Understanding all of the above, it’s a common concern for those prone to acne to wonder if shea butter can cause pimples to increase.

Based on the creaminess of the product, shea butter may be heavy on the skin, causing excess oil production.

This is especially true for those with skin prone to breaking out. According to the American Academy of Dermatology, the consistency of shea butter can increase oil production and breakouts.

Should You Use Shea Butter on the Face?

So knowing that there may be a direct correlation between shea butter and pore-clogging, is it advisable to use it on your face?

The answer is, it depends. It’s still a good beauty product that has benefits. Just be sure to use it carefully.

If you are going to use it on your face, choose a high-quality shea butter product intended for the face and made by a trusted beauty brand under stringent procedures.

While raw shea butter has more vitamins and minerals, choosing a professionally made refined version does ensure that the product has a softer and more uniform consistency, which can help in product application.

A good way to use shea butter is to use it while you sleep to allow it to hydrate your skin through the night. And then, thoroughly remove it by washing it off your skin in the morning.

Before applying at bedtime, make sure that your face is thoroughly cleansed too. Then apply your moisturizer and shea butter to your face and go to bed.

raw, refined and moisturizer shea butter laid in a pink table

Common Questions About Shea Butter

Is shea butter non-comedogenic?

Shea butter is ranked 0 to 2 at the most on the comedogenic scale but has yet to be officially classified.

That’s why products can’t say that shea butter is non-comedogenic on their packaging or advertising.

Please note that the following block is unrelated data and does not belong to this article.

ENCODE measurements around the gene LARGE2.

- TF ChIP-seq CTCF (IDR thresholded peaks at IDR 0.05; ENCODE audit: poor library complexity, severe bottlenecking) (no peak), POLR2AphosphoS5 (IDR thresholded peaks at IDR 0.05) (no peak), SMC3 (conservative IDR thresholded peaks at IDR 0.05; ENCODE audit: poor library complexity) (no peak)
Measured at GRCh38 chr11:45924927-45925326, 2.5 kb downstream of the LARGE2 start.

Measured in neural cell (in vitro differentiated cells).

Can shea butter help exfoliate dead skin cells?

While a traditional shea butter product is a lotion and not a natural exfoliant, some products like shea butter body scrubs can help exfoliate while still providing shea butter benefits.

Is there a particular way to apply shea butter?

The application of shea butter is the same as most lotions and moisturizers. Try not to apply too much as the consistency is very thick and creamy.

Does raw shea butter clog pores?

Even without conclusive published findings, it’s safe to say that shea butter, both raw and refined, can cause clogged pores in some people.

So it’s better for those with drier skin as it’s less likely to block pores and promote excessive oil production than it is for people with oily skin.

Is shea butter okay for sensitive skin?

Shea butter is gentle enough that it’s okay for sensitive skin, and it’s also good to help soothe flaky, red, and irritated skin or other skin conditions.

But as with all sensitive skin warnings, do a patch test first to be sure your skin doesn’t react badly to the product.

Can you make shea butter?

Yes, if you have the ingredients, you can make shea butter at home.

You can use many different methods, but you may have to go through trial and error before getting it right.

Shea Butter: The Bottom Line

Shea butter is a fantastic skincare product, but despite its low comedogenicity, it’s important to remember that due to its composition and consistency, it can clog the pores and possibly increase pimples.

That doesn’t mean you shouldn’t use it, especially if you have dry skin. There are still many benefits to using shea butter that you can enjoy if you use it properly.

Like most skincare products, it’s essential to see how your skin reacts before deciding. Everyone has different skin types, so skin care isn’t always one size fits all.

Are you a fan of beauty butters? Which is your favorite?

Want to read more about facial care? 

Check out these articles:

Author

  • Michelle Alejandro

    Michelle has had a lifelong love affair with makeup. After graduating with a Bachelor of Arts degree in Political Science and Communications /Journalism, she began an illustrious career as a writer. Michelle penned a beauty and lifestyle national newspaper column for over a decade and became the Beauty Editor for Chalk Magazine and Editor-in-Chief for Metro Weddings for over nine years, working with some of the biggest makeup artists and trusted beauty brands in the business. During this time, she also completed a course in Creative Artistic Makeup Design and worked as a freelance makeup artist, beauty editor, and writer.

Leave a Reply

Your email address will not be published. Required fields are marked *